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Core Data for iOS: A Core Data Primer

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Tim Isted and Tom Harrington explain the key terms and features of the different parts of a Core Data-based application.
This chapter is from the book

In order to get the most out of Core Data, it's extremely important to have a firm understanding of its fundamental operations. Over the course of this chapter, you'll learn the key terms and features of the different parts of a Core Data-based application.

Before looking at the Core Data terms, though, take a moment to think about how you might work with persisted data in an application without using Core Data.

Persisting Objects to Disk

When you're working with data to be saved in an application, you typically have collections of objects, maybe held in arrays, sets or dictionaries, which need to be archived to disk. When it comes time to save the data, you might encode or serialize those objects ready to be saved into a binary file or, for small datasets, store them in a .plist file.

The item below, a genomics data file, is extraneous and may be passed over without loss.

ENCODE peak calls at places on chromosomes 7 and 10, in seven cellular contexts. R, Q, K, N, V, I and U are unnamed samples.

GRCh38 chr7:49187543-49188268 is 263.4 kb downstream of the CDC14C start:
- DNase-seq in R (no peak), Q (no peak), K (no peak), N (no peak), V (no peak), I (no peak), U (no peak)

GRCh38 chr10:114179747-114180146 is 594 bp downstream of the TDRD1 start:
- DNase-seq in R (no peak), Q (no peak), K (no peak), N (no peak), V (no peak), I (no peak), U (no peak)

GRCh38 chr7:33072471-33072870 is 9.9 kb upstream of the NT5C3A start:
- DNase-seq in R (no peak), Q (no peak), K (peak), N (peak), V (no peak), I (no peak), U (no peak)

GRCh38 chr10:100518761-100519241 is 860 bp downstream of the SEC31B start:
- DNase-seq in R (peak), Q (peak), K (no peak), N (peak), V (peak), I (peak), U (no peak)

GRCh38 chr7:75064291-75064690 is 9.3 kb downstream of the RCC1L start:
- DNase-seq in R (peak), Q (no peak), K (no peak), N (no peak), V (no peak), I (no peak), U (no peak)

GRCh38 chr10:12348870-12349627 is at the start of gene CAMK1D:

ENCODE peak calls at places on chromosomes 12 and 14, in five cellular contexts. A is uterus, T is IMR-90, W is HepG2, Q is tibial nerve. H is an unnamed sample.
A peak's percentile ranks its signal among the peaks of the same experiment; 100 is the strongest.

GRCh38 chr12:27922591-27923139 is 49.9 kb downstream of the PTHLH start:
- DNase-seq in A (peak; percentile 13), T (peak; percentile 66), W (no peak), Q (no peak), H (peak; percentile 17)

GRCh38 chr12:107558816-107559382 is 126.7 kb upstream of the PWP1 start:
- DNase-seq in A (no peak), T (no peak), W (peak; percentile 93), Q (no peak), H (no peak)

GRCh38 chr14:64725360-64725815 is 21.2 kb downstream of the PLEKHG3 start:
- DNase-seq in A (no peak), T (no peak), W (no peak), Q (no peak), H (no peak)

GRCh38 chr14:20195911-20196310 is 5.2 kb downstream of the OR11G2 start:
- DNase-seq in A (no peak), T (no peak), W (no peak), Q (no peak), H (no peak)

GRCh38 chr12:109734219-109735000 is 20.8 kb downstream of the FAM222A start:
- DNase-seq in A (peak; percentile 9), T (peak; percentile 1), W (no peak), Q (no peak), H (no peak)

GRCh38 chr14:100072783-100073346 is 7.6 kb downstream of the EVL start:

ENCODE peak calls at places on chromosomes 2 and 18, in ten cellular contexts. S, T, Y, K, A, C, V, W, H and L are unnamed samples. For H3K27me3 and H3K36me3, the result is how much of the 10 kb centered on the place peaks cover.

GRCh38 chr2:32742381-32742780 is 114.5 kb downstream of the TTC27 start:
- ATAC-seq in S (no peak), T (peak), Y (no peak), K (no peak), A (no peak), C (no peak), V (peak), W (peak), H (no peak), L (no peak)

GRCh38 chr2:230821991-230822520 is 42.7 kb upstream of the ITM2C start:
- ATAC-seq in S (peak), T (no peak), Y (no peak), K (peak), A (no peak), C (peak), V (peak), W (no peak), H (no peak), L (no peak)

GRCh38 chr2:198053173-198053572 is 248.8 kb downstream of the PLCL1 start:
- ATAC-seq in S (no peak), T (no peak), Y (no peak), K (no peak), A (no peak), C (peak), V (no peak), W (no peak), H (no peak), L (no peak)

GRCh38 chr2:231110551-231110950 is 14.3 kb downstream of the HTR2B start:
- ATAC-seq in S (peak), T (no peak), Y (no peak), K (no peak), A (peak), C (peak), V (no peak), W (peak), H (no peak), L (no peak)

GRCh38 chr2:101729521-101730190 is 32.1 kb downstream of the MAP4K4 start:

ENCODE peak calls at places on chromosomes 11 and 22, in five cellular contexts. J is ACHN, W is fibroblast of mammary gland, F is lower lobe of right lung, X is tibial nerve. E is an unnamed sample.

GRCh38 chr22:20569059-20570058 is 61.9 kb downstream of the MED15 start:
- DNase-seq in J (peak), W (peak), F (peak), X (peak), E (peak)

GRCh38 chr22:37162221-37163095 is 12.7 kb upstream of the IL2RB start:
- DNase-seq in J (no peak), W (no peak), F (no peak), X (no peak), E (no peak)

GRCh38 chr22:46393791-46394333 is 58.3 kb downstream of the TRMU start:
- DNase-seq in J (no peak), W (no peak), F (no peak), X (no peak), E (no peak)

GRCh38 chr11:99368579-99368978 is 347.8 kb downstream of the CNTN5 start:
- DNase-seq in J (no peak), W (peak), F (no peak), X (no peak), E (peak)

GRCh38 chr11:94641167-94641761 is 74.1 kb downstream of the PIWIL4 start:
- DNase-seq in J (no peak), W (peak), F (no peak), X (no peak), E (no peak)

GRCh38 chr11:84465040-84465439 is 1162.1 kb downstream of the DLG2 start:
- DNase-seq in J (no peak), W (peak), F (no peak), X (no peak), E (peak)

As an alternative to working with binary files, and before Core Data came to iOS, developers could also make direct use of SQLite, a simple and very lightweight database, available on iOS devices since the early versions of iPhone OS. When writing an application that made use of large collections of objects, it would make sense to store those items in a database, offering huge increases in speed when saving and fetching objects.

SQLite, as its name implies, is based around the Structured Query Language, or SQL. You talk to an SQL database by issuing commands to, for example, insert or select (fetch) data. If you only need a specific object from the database, you can issue a command to fetch just that object; you don't need to worry about the efficiency and performance issues with loading an entire binary file from disk just to get hold of a particular object.

In order to work with SQLite, however, you need to make heavy use of procedural C APIs, writing lengthy portions of code to handle data access. To save an object into a SQLite database, for example, you would need to write out a string containing an SQL INSERT statement, populate that string with the values held by the object's instance variables, convert the string to a C-string, before finally passing it to a C function.

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